5. Admire Spanish masterpieces at the Prado museum. If you are interested in art, the Prado is a must-do. Here, you can revel in front of Velazquez, Goya and many others.

6. Take a day trip to Toledo. Just a 34-minute train ride away, the small city of Toledo is well worth a visit. Rich in history, it still retains its traces of three religions: Judaism, Christianity, and Islam.

7. Fill up on energy with a cocido madrileño. Especially if you are visiting in the winter, this typical stew will keep you warm. It includes chickpeas, onions, potatoes and meat.

8. Go for tapas in La Latina. Tapas can be had all over town, but the La Latina neighborhood is a great place to hop from bar to bar. Especially if you are coming on a weekend, be prepared to stand and wait; the popular places tend to fill up fast.

9. Party until the sun comes up. Madrid, and Spain in general, is famous for its nightlife. In the capital, you can choose from bars and clubs with all kinds of music, from traditional guitar songs to jazz festivals to contemporary music discos.

10. Witness a bullfight. Barcelona has abolished bullfights, but in Madrid, you can still attend one. The ideal month to go is during the San Isidro fair in May. Should you just want to take a tour of the Las Ventas arena that is possible, too.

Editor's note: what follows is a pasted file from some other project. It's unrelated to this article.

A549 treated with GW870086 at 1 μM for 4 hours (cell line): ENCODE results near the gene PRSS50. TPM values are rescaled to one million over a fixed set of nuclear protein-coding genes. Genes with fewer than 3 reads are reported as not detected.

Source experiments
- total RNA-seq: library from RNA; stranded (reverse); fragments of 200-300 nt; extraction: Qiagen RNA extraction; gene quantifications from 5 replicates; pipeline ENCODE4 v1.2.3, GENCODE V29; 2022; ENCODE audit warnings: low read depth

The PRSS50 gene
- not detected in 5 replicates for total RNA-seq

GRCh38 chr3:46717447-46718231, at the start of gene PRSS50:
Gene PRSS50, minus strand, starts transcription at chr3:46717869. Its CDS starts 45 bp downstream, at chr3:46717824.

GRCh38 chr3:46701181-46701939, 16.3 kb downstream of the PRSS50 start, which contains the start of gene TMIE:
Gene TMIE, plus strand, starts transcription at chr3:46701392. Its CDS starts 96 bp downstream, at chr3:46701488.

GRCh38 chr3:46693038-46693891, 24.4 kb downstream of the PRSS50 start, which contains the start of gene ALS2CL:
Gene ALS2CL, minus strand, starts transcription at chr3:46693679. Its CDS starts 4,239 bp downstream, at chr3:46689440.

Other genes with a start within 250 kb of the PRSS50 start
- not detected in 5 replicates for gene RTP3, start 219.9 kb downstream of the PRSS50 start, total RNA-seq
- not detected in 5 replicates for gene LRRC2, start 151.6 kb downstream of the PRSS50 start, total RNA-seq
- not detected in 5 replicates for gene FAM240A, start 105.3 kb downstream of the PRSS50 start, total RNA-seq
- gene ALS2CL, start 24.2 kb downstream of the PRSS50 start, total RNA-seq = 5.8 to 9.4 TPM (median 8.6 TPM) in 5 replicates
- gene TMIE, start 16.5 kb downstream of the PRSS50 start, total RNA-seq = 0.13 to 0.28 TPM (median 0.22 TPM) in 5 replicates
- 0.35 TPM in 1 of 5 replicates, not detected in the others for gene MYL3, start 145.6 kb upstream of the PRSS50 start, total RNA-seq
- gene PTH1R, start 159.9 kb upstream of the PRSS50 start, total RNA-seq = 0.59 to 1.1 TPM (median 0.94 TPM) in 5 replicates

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There’s more to a great ski vacation than just a lift ticket and a cozy apres-ski fireplace. To really prepare for a week on the slopes, skiers should plan on covering the four S’s: swaps, squats, socks, and snow-dancing. November is the time to start planning for ski season, to be fully prepared to make that first run!


It’s okay to rent ski gear if needed, but even better to find a great deal on your own skis and boots that you know will fit right. All across the country, November is the month for ski swaps, when warehouses and convention centers fill with last year’s models and gently used gear, at prices that put skiing within reach of any budget. Most swaps are held by ski clubs or teams, so the aisles are filled with folks eager to talk shop, and point you in the right direction for gear that is right for you.